Binoculars for Kids leverages the power of Clear Optics Technology to quickly, easily & naturally help your kid discover the wonders of nature.
Outdoor learning has never been this much fun! Now with the improved Shock Proof 8 x 21 Binoculars, kids can enjoy and learn at the same time. These compact binoculars are designed for both boys and girls, but not to be taken for a cheap toy! They work very nicely and produce a clear sharp image. Give your child an experience that will last a lifetime! Comes with all accessories. Ages 3 and up.
Shockproof - our high quality binocular is tested to be shockproof
Comfort - larger eye pieces to avoid poking, sitting nicely around eye
Safety - we use rubber so your child has no injury in case of tripping
Superior quality - manufactured with best materials to ensure higher quality
Easy to focus - high quality lenses and 8x zoom give your child an incredible vision
Easy to carry - you get a case that goes on your child's belt, a neck and hand strap
Adjustable eye distance - can be folded to adjust eye to eye distance
Compact and lightweight - designed to fit your children’s carrying needs
Easy cleaning - you get a microfiber cleaning cloth so your lenses won´t get scratched
Instruction Manual - we teach you how to use your binoculars so you can enjoy from day 1
Set includes: Cleaning Cloth, Long Neck Strap, Hand Strap, Operations Manual and a Belt Carrying Case.
I will include an instert in the box with a coupon discount for their next purchse .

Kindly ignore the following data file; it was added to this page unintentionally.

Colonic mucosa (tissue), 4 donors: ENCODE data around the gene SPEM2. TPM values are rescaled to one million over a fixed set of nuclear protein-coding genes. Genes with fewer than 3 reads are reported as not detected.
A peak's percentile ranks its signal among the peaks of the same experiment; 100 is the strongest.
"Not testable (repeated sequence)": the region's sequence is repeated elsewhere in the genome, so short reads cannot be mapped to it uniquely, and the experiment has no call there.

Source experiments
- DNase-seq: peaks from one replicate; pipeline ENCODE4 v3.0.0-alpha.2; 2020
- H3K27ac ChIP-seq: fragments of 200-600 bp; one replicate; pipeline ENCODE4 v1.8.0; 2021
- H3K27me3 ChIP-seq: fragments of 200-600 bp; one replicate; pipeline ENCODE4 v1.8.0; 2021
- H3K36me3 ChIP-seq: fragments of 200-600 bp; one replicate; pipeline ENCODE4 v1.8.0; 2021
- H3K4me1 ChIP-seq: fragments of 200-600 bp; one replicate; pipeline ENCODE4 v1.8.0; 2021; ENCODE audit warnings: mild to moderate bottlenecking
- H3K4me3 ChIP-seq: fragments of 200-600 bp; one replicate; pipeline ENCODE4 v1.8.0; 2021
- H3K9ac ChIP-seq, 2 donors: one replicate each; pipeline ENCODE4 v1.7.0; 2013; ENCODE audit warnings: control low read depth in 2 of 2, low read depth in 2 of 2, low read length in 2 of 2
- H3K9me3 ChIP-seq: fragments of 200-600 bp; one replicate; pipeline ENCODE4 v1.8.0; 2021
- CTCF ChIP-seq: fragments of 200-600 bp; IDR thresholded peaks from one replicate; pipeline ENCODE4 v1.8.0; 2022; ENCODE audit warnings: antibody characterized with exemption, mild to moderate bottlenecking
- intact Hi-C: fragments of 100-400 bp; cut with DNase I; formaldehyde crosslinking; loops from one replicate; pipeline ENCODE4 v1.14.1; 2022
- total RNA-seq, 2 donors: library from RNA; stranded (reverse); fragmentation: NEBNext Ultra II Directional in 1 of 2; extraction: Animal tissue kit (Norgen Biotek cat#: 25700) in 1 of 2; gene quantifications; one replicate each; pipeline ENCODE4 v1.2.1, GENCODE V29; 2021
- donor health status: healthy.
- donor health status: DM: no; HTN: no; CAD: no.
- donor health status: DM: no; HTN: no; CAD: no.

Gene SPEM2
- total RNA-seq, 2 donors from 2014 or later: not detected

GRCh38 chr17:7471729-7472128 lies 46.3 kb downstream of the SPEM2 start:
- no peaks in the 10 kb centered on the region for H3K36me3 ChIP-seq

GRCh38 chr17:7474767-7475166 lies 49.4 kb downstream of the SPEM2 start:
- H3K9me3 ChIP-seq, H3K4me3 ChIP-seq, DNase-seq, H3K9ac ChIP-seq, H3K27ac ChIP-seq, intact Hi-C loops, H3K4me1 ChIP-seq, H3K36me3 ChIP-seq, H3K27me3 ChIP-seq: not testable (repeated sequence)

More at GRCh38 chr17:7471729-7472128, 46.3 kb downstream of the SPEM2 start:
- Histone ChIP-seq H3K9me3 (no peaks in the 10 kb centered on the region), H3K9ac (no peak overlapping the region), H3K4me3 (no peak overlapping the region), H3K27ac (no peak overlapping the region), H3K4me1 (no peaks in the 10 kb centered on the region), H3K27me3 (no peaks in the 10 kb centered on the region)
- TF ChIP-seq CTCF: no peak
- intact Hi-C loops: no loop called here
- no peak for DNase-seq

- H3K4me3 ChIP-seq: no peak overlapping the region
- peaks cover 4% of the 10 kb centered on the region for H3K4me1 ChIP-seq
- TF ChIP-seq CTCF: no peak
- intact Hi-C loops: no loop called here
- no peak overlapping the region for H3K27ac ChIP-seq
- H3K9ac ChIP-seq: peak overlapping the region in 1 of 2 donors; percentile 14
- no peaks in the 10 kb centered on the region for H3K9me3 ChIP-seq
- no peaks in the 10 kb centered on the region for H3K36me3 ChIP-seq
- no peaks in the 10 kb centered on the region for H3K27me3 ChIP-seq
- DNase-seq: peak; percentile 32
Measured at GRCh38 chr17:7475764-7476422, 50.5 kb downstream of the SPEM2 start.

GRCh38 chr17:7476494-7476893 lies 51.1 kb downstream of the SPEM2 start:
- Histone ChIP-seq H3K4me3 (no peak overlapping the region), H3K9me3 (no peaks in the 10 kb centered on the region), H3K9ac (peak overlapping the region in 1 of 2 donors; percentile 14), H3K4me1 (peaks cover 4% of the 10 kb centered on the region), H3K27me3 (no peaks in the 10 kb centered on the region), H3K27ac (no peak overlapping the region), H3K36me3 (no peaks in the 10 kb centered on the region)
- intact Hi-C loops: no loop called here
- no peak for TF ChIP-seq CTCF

Panamanian golden frog description
Genus Atelopus (1)
The Panamanian golden frog (Atelopus zeteki) is a small, brightly coloured frog with distinctive black blotches on the upperside and sides of its body, as well as on its limbs (2) (4) (5). The colouration of this distinctive amphibian can vary between gold, pale yellow, bright yellow and green-yellow, and some individuals lack dark markings (2) (4). The head is long with a pointed, protruding snout, and the eyes have elliptical-shaped pupils (2).
The body of the Panamanian golden frog is slim and the skin on the upperside of the body has minute spikes on the surface. This species has elongated arms and legs and long, narrow fingers. The first and second fingers of the male are webbed (2).
Both sexes are similar in colouration (2), although they can be distinguished by size, as the male Panamanian golden frog is smaller than the female. The male also has noticeable dark brown areas on its first fingers during the breeding season, which are known as ‘nuptial pads’ and are used to grip the female during mating (2) (4) (5). The underside of the female’s body becomes paler when she is carrying eggs (2).
The size of the Panamanian golden frog can vary greatly between habitats, with individuals found in dry forests usually being smaller than those in wet forests (2) (4).
The larva of the Panamanian golden frog has an oval-shaped, somewhat flattened body and a rounded tail. The colouration of the larva is dark brown or black on the upperside with metallic gold specks and dark green markings. After the larva has metamorphosed into a young adult, it undergoes a colour change and obtains the characteristic bright colouration of the mature adult (2).